However, we still tend to associate the color pink with femininity and blue with masculinity in some aspect or the other. Especially, while deciding clothing and types of toys for little ones.

The pink-blue color divide may seem like a trivial distinction between the sexes, but in reality, it paves way for other gender biases and forms the root of gender discrimination. Deciding on what a child should wear or what he or she should play with in order to conform to the so-called societal norms restricts it from exploring and having a mind of its own. Surveys show that children are not born into choosing a gender-specific color or toy, rather they are groomed into making such specific choices.

From wearing corsets in the Victorian era or being at home, women are groomed to look the part of femininity. And it starts from a young, impressionable age when a child is getting to know its surroundings. The quote holds true,” One is not born a woman. One becomes a woman”.

But we shall not exclude the male party from this issue of gender discrimination for they are affected equally. The need to “be a man” as defined by our society puts pressure on the individual. Boys are told to be aggressive, that they cannot shed tears, that they need to indulge themselves into sports that involve physical strength. Basically don’t do anything that is considered to be “girly”( for example- play with dolls, learn dance, etc). Any male indulging themselves in activities that are “girly” are often looked down upon or labeled as “gay”.

 Boys placing themselves on the pink side of the spectrum are assumed to be hinting at their homosexuality with the well-known logic of ” boys who like boys are basically girls.” Nazi concentration camp badges included a pink triangle for gay men, while lesbians were lumped into an ‘asocial elements’ group with a black triangle.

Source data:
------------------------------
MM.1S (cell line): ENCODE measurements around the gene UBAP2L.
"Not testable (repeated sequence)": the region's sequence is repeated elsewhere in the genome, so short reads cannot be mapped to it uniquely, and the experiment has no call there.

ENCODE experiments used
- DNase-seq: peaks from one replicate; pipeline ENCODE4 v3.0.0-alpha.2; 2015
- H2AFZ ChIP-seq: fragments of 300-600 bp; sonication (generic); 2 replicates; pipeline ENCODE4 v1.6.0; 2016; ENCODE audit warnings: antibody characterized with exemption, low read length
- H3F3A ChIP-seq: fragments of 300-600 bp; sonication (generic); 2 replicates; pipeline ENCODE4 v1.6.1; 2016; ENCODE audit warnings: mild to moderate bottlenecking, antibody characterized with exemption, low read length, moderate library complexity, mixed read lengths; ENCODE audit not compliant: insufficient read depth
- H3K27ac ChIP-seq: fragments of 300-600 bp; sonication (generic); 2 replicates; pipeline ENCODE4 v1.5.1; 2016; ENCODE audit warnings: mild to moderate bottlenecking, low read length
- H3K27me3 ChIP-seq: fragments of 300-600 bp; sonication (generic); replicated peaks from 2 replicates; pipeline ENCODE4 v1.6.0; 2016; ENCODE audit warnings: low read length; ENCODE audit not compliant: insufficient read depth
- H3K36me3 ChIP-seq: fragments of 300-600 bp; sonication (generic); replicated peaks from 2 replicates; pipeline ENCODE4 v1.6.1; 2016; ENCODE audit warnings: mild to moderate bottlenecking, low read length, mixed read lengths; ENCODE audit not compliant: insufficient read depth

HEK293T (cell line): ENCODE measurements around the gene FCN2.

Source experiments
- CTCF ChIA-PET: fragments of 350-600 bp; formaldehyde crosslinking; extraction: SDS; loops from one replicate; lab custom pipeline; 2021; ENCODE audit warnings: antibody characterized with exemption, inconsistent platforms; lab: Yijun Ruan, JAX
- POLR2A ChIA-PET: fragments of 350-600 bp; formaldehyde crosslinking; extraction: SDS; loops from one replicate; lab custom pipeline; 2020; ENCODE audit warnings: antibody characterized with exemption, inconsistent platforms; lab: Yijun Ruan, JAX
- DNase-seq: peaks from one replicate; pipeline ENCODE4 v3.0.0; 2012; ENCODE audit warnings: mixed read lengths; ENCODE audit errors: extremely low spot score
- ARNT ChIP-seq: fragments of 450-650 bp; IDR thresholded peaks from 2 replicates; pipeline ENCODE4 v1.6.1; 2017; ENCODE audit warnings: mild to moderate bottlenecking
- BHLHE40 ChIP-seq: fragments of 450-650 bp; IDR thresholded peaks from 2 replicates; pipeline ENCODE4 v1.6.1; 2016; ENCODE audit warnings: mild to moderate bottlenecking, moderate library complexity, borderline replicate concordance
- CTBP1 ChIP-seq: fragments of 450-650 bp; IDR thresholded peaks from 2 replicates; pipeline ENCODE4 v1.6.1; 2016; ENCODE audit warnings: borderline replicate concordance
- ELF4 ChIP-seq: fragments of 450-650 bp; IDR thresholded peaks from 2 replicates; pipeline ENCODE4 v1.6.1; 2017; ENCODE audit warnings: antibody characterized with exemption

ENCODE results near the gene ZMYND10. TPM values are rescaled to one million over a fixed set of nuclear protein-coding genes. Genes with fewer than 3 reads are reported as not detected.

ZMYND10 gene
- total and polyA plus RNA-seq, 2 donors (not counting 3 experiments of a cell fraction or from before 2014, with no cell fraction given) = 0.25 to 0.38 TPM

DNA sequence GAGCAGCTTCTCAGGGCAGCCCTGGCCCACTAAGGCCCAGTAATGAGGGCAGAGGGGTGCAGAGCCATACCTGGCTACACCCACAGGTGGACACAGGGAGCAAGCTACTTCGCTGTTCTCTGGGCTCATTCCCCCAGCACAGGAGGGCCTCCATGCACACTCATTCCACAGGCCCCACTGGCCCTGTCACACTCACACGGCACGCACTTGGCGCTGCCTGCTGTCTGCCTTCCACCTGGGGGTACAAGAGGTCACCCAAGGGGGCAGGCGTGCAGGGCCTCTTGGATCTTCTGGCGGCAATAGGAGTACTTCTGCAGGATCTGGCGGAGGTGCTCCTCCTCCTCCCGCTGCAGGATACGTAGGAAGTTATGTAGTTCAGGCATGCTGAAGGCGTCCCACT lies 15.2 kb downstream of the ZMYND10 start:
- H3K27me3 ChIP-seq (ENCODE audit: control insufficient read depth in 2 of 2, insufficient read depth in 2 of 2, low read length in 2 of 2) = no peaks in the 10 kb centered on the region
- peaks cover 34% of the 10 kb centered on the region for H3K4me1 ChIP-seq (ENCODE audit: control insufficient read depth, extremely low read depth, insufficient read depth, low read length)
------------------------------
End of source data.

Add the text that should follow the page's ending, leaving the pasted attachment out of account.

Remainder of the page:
However, in the late 60s, with the rise of the LGBT movement, the balance shifted from the color of shame to that of pride. This brought in a new mindset-” Pink and Blue make purple”. Purple covers everything between red (pink) and blue, and challenges fixed and extreme gender roles. Instead of just two labels-male and female, we have many, as portrayed by the LGBT rainbow flag.

In the end, we shouldn’t associate our sexuality or behavior with the colors we choose. We are free to choose between pink and blue, unguided by society. And this openness comes from a young age, with good parenting. It is crucial for a parent to understand that a child can be whatever it chooses to be. We live in a time where traditional roles are questioned more often than before. A girl can like shades of blue and can love playing with cars and a boy can indulge in cooking and like hues of red or pink. Who knows, that girl grows up to be an F1 racer and that boy becomes a Michelin star chef in the future.

 So, choose any color you like, irrespective of gender, society or culture. For, choice of color doesn’t define who we are, it’s our thoughts and actions that do.

The article and the cover image are the compositions of aspiring computer engineer Meghna Chakrabarti. Follow her stepping stones at Tumblr and Facebook. The view shared here are her own, and she is excited to hear your opinion . The blog was originally published on her personal Tumblr page on 6th May 2019. Here, republished with permission.